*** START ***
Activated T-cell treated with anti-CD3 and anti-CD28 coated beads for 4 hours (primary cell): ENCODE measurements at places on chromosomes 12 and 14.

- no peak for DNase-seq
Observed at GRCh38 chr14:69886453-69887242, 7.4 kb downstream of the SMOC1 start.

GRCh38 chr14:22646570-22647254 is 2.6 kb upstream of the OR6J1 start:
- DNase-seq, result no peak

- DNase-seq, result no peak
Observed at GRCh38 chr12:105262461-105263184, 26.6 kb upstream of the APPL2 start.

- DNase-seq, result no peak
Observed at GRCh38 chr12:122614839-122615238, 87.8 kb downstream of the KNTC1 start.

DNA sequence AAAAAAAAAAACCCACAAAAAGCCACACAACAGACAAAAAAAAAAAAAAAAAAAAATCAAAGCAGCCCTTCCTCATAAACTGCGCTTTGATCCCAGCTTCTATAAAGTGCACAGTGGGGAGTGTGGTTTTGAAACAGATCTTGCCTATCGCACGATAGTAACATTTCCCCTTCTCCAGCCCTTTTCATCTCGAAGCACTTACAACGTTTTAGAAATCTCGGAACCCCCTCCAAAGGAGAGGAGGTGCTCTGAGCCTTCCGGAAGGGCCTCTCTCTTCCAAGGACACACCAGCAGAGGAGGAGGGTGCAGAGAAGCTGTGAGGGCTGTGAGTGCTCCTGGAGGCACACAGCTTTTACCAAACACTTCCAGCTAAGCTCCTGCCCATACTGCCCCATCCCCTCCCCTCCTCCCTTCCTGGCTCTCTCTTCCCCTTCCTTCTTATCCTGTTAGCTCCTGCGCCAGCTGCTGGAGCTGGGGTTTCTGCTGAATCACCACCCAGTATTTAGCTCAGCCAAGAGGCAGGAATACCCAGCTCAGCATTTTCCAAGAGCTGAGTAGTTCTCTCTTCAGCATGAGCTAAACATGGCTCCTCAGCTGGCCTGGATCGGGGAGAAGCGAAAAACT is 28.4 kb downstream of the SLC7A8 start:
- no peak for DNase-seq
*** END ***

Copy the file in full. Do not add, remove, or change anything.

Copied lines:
Activated T-cell treated with anti-CD3 and anti-CD28 coated beads for 4 hours (primary cell): ENCODE measurements at places on chromosomes 12 and 14.

- no peak for DNase-seq
Observed at GRCh38 chr14:69886453-69887242, 7.4 kb downstream of the SMOC1 start.

GRCh38 chr14:22646570-22647254 is 2.6 kb upstream of the OR6J1 start:
- DNase-seq, result no peak

- DNase-seq, result no peak
Observed at GRCh38 chr12:105262461-105263184, 26.6 kb upstream of the APPL2 start.

- DNase-seq, result no peak
Observed at GRCh38 chr12:122614839-122615238, 87.8 kb downstream of the KNTC1 start.

DNA sequence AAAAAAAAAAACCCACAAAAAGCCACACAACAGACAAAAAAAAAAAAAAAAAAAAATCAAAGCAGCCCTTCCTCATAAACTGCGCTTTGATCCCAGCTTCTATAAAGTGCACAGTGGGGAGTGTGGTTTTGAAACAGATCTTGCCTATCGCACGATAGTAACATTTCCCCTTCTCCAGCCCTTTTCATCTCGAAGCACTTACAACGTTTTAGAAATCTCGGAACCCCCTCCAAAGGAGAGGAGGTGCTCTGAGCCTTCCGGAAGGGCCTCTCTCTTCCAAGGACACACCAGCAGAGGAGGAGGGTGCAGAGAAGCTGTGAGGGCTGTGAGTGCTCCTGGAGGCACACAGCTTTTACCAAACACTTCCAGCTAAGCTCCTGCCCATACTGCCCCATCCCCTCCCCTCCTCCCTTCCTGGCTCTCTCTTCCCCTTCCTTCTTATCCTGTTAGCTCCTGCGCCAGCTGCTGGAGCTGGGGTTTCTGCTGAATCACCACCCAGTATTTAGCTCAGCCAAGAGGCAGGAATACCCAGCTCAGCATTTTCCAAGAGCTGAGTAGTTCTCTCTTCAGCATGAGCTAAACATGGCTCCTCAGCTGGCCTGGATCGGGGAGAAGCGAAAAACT is 28.4 kb downstream of the SLC7A8 start:
- no peak for DNase-seq